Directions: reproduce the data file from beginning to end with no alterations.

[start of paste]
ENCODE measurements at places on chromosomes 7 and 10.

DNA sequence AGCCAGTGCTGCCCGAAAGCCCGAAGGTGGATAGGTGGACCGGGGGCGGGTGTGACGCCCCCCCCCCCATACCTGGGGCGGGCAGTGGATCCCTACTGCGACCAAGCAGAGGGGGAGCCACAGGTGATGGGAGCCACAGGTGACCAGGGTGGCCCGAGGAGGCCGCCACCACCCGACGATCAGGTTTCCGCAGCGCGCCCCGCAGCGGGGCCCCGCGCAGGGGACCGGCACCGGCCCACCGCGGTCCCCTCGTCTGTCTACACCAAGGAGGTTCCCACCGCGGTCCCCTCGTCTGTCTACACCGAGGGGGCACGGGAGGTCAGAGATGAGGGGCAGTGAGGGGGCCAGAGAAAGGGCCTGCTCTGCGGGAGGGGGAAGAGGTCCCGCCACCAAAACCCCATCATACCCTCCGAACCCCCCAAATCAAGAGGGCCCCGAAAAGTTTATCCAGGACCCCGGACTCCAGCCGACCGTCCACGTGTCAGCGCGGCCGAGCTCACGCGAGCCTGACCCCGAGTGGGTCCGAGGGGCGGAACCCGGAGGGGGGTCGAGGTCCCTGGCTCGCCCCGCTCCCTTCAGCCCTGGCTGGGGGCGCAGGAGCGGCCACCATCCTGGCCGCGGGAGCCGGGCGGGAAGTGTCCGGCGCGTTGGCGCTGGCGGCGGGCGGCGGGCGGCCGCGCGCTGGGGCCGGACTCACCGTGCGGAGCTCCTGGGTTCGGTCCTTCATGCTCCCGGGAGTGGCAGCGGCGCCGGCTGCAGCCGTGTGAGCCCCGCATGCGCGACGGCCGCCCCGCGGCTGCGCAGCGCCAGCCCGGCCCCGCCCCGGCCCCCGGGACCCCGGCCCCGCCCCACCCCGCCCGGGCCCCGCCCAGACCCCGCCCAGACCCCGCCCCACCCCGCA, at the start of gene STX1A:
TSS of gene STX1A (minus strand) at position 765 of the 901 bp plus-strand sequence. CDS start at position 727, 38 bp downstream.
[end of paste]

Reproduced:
ENCODE measurements at places on chromosomes 7 and 10.

DNA sequence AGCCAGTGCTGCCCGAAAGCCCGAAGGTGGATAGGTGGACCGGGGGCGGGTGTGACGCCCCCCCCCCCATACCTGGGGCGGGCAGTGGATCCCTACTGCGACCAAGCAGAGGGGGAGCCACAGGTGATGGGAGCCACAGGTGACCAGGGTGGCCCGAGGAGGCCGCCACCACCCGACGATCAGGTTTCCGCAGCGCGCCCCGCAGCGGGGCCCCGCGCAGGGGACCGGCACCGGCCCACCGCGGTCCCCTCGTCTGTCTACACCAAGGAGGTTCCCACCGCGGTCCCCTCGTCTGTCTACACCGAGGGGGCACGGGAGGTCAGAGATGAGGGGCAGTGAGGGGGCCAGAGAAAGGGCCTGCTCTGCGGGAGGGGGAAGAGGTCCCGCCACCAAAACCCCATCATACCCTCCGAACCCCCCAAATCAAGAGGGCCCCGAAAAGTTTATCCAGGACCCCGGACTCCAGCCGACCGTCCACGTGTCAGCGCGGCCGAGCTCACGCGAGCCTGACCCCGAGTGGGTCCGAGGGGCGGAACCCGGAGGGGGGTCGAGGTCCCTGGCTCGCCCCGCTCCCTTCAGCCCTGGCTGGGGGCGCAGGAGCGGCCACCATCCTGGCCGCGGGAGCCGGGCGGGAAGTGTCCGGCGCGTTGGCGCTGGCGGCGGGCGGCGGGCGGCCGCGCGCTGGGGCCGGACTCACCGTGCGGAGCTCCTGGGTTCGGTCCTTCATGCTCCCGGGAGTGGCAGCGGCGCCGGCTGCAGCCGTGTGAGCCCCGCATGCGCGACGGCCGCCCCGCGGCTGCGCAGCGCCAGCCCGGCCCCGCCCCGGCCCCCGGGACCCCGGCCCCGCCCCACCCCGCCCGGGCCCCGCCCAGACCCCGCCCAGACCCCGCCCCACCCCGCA, at the start of gene STX1A:
TSS of gene STX1A (minus strand) at position 765 of the 901 bp plus-strand sequence. CDS start at position 727, 38 bp downstream.